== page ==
I was fired once, actually fired. I don't mean semi-fired, like when I disappeared from the schedule at the IHOP, or when my teaching contract was not renewed after I refused to change a kid's failing grade. I mean actually actively fired, pack up, turn in your badge.
I was a cashier at the university cafeteria, and I was called into the office by my boss, Mr. W____, who asked me to explain how my deposit was 400 dollars short. I couldn't explain. I counted out 800 dollars, wrote 800 dollars on the envelope, slid it into the safe through the slot. And now he was saying there were only 400 dollars in the envelope?
How could that be? A mystery.
My boss did not find it mysterious. He fired me, and there were tears, tears all the way home, tears on the phone to my then-boyfriend Gary, who said, sympathetically, "You are clearly upset! So I won't see you tonight. I'll talk to you tomorrow."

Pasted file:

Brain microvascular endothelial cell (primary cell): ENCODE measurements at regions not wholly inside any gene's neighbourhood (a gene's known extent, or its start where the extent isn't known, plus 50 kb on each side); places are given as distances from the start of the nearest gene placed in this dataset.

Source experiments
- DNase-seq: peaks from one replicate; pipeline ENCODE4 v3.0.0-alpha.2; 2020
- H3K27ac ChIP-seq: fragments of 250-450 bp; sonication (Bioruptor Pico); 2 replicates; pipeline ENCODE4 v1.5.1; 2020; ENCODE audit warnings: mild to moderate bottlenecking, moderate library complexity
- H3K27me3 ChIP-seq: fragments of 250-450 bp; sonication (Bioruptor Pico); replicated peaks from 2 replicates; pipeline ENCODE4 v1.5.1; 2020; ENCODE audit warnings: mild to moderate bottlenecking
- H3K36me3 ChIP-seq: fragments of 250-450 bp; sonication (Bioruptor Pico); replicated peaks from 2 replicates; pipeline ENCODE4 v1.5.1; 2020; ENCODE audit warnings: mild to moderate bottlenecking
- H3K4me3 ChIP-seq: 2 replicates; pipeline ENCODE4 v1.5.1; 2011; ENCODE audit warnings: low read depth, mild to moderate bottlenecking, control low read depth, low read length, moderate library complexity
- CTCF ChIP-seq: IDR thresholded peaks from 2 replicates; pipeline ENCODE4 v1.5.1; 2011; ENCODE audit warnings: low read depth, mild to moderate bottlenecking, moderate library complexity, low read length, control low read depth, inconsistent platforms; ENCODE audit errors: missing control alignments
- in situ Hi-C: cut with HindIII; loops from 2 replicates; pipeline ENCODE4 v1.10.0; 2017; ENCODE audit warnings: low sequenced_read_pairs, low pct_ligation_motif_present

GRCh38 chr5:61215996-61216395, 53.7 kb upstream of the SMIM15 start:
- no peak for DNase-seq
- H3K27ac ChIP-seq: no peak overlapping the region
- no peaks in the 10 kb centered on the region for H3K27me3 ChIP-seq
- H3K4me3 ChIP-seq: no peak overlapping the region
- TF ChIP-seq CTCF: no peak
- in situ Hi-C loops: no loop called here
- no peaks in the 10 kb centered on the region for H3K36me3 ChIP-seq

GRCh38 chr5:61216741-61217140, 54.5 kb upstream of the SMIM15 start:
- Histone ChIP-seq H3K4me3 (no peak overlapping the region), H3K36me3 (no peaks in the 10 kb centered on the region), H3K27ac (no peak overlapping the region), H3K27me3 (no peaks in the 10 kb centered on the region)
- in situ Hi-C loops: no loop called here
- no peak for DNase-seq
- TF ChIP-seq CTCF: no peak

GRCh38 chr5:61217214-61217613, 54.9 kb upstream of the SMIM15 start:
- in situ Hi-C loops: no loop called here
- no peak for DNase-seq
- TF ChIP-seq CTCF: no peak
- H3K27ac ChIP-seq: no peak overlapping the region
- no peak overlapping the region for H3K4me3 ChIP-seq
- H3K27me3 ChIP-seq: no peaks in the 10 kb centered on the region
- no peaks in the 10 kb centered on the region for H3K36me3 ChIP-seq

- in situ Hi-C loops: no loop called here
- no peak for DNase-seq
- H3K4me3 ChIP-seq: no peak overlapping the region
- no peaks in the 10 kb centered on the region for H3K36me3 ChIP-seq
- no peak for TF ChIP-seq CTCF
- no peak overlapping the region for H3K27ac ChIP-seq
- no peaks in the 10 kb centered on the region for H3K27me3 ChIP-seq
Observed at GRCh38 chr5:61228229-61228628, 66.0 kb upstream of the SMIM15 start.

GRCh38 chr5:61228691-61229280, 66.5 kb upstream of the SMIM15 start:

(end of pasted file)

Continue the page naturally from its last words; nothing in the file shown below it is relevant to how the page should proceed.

A week later I was in my former workplace, eating lunch, and a fellow cashier told me that since I was last there another person had been called into Mr. W____'s office, again with a short deposit envelope, only this time Mr. W____'s boss noticed a pattern. After Mr. W____ refused to take a lie detector test, he himself was fired.
Cocaine? Gambling? We wondered, but that would stay a mystery. I had already nabbed a better job in the library days after I was canned, so I was actually better off. (In addition, Gary learned that when your girlfriend has been fired that is not a reason to break your date.)
I never had trouble getting a job after that, though I never tried for another job where I handled money. I never tried to clear my name, because I felt anyone who knew the situation knew the resolution. The nice thing is, nothing that awful has happened since.